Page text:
Yes, I know Metro is meant to be a touch interface, but guess what; most of us are still going to be running Windows on PCs for years still to come. And, besides while touch is indeed great for tablets and smartphones, I find it a heck of a lot easier to do work with a keyboard and a mouse than I do with a keyboard and a screen I need to smudge up with my fingerprints every minute or two.

What's even more annoying is that Metro requires me to relearn how to use Windows for no real gain in ease of use, flexibility, or power. It's not quite change for the sake of change. Microsoft wants Metro to be its universal interface. But, I do think Microsoft is throwing out the baby of its hundreds of millions of Windows desktop user for the very small chance that Metro is going to matter on tablets and smartphones.

GNOME 3.2 is, if anything, even more annoying. GNOME was always the 'simple' Linux desktop interface. That was fine. We learned how to work around it, and what GNOME 2.x did well, it did very well indeed. But, GNOME 3 made simple into stupid. I'm not the only one who looked at GNOME 3 and say this that GNOME 3.x sucks dead gophers through rusty tailpipes, Linus Torvalds agrees that GNOME 3.x is a flop.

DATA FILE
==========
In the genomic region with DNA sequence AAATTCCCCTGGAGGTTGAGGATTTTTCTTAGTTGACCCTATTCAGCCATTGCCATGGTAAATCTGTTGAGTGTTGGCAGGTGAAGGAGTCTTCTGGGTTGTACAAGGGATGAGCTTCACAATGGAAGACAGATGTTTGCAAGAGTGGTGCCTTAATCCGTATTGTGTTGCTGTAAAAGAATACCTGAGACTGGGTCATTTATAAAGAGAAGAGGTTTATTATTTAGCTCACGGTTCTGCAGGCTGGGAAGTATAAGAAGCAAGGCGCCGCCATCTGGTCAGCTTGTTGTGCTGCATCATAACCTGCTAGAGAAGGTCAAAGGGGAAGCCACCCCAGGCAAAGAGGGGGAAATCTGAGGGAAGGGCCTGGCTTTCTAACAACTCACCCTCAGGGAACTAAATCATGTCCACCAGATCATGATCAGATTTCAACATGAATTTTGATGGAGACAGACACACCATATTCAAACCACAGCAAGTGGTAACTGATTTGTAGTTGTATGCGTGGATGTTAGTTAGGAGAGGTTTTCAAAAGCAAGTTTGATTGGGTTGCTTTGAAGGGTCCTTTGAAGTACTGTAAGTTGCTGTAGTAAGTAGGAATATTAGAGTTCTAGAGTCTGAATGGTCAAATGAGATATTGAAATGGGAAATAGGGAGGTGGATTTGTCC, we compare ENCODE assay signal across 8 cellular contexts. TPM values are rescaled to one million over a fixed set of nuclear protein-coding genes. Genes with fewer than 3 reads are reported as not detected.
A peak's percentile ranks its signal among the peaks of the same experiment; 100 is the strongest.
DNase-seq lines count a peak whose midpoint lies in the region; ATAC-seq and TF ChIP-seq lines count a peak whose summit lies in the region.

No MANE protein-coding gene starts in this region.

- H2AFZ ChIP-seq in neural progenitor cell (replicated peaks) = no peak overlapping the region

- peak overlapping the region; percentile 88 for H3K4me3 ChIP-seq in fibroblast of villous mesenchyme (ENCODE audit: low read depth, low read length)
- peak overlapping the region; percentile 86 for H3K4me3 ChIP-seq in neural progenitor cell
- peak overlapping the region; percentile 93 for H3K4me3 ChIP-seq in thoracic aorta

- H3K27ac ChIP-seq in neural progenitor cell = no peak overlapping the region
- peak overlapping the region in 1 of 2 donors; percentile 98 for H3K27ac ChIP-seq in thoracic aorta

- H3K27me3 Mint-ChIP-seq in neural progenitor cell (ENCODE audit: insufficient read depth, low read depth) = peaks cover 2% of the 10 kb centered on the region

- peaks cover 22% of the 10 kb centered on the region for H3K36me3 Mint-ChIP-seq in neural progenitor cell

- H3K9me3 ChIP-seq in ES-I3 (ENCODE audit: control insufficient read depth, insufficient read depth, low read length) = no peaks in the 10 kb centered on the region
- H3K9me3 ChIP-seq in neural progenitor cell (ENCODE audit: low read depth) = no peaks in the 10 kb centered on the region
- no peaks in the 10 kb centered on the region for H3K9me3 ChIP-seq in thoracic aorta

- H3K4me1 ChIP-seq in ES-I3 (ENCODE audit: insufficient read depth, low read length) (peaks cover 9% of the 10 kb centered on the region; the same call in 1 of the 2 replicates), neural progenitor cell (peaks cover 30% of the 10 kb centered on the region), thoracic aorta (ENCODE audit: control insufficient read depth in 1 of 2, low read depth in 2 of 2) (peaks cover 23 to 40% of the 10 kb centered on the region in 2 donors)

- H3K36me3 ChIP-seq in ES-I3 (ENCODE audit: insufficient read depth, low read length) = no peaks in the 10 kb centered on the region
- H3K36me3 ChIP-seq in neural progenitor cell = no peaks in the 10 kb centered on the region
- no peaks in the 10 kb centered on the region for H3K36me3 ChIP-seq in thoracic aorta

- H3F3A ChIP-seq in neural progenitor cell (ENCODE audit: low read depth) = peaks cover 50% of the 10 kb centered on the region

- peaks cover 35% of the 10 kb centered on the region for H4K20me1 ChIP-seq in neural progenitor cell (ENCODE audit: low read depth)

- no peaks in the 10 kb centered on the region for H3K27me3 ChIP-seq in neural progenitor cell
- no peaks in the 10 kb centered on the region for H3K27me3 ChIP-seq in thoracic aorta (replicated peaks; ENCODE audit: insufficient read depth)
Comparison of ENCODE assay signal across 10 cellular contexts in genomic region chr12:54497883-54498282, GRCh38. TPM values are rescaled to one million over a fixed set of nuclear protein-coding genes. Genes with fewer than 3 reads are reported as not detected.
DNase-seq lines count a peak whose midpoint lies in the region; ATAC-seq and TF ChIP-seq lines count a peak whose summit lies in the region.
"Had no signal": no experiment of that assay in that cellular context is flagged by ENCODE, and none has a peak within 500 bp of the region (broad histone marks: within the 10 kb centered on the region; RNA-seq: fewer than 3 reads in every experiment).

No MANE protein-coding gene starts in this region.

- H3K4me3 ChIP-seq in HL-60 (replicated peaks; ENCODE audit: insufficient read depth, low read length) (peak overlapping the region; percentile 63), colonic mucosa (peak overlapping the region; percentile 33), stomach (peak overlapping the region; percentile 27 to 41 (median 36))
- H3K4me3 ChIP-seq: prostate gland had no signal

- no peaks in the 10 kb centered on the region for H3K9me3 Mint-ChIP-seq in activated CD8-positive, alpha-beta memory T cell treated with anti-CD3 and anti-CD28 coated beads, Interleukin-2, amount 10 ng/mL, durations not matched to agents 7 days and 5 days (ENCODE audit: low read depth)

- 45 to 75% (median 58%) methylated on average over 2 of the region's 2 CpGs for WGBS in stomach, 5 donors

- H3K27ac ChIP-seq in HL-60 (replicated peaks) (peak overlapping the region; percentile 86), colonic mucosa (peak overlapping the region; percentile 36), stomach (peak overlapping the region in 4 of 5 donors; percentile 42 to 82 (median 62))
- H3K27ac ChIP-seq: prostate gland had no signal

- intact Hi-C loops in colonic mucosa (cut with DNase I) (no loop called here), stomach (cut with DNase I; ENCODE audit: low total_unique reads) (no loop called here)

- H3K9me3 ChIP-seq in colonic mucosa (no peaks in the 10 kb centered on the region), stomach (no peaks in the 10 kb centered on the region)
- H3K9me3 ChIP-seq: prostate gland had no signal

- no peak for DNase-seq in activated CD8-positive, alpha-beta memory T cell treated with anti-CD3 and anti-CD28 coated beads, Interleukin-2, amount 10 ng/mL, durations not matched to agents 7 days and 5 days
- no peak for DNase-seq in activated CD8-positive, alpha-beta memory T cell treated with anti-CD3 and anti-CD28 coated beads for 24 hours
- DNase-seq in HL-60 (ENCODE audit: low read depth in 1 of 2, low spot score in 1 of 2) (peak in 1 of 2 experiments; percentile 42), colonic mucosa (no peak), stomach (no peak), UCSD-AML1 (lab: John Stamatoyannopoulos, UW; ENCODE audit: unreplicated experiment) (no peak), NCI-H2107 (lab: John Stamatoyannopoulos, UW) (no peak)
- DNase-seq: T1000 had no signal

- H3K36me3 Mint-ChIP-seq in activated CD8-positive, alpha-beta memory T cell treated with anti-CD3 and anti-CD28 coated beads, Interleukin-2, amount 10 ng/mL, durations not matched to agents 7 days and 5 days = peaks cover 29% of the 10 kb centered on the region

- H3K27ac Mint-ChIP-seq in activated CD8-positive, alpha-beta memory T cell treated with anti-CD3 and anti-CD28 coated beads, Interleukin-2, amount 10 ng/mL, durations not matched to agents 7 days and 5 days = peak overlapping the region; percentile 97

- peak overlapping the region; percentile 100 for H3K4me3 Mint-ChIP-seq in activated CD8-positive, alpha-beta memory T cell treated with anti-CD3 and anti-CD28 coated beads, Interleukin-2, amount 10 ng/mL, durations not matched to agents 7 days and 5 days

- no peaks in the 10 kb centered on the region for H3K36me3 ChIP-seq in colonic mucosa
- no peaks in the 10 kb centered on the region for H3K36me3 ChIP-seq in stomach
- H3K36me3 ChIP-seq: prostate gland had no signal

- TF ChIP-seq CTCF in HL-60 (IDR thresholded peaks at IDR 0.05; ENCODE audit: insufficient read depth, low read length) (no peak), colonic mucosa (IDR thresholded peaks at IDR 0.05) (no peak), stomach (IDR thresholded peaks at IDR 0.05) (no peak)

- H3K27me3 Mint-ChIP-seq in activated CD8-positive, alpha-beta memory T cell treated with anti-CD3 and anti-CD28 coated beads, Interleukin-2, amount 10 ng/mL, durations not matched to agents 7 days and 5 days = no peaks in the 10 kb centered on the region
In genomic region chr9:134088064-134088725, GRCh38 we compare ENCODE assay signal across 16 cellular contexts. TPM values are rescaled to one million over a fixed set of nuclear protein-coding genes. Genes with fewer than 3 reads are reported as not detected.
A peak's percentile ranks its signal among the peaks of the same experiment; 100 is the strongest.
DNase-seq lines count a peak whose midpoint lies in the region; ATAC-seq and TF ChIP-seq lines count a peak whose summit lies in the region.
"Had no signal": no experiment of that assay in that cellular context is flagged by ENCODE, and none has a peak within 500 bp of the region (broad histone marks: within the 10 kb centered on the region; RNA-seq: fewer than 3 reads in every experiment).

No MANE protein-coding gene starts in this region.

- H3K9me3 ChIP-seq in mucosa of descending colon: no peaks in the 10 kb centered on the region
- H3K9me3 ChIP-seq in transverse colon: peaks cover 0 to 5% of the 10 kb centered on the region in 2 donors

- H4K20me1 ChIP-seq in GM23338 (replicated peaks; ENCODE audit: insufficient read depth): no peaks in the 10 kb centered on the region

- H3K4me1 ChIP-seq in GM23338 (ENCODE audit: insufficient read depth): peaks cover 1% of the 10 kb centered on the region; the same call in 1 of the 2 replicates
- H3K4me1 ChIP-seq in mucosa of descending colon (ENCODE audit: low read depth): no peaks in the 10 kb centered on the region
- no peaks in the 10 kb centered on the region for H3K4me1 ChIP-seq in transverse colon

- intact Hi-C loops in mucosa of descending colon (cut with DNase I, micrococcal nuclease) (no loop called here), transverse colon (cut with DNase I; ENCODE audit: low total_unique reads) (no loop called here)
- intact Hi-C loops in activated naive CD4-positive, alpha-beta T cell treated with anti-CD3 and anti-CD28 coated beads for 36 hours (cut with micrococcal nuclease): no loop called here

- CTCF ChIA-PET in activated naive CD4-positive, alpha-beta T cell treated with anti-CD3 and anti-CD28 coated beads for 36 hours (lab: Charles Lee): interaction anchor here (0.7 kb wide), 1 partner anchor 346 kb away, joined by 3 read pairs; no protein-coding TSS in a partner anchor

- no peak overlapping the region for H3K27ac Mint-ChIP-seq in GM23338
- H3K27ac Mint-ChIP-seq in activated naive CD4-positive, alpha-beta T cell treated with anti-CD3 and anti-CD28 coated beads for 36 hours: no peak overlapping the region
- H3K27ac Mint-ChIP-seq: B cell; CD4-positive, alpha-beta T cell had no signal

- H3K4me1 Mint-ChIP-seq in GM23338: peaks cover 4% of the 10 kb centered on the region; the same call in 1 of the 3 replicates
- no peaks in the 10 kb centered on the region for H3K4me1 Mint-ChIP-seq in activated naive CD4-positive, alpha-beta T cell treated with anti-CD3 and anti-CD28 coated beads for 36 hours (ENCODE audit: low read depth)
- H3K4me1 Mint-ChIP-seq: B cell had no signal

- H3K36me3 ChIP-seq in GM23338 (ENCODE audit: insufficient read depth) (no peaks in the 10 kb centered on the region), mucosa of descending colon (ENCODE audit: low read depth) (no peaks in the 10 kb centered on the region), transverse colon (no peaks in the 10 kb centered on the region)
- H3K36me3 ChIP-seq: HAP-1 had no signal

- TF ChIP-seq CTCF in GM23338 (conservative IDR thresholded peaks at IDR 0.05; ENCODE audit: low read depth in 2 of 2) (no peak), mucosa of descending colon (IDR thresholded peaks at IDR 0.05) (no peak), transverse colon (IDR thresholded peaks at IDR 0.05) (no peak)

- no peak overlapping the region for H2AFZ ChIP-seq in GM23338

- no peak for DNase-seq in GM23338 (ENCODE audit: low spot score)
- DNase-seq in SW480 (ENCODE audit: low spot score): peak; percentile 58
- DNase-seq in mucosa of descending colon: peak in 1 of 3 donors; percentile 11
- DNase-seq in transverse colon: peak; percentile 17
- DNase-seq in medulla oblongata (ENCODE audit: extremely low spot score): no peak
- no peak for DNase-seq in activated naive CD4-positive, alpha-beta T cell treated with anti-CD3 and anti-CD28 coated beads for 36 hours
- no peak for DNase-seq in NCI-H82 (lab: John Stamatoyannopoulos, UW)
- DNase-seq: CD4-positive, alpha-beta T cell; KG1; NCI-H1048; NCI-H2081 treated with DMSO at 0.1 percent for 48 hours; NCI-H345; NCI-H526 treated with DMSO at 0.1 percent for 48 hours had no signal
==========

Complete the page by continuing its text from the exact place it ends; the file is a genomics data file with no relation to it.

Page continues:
We're not the only ones. I find it noteworthy that Mint Linux, my own current favorite desktop Linux distribution is only reluctantly abandoning the no-longer in development GNOME 2.32 for GNOME 3.2, They're not doing it though by forcing users to move to GNOME 3.2 though. They're too smart for that/ Instead they're retrofitting GNOME 3.2 with Mint Gnome Shell Extensions (MGSE), "which is a desktop layer on top of Gnome 3 that makes it possible for you to use Gnome 3 in a traditional way."

Wow. Just wow. The interface is so annoying that at least one major Linux distributor, perhaps the second most popular after Ubuntu, feels the only way they can get people to use is to twist it in looking and acting like classic GNOME.

Why do I say this? Well, for starters, I liked the GNOME 2.task bar and application launcher. If I wanted icons that run down one side of the display, I'd be using Unity, which at least includes other tools to make them more useful.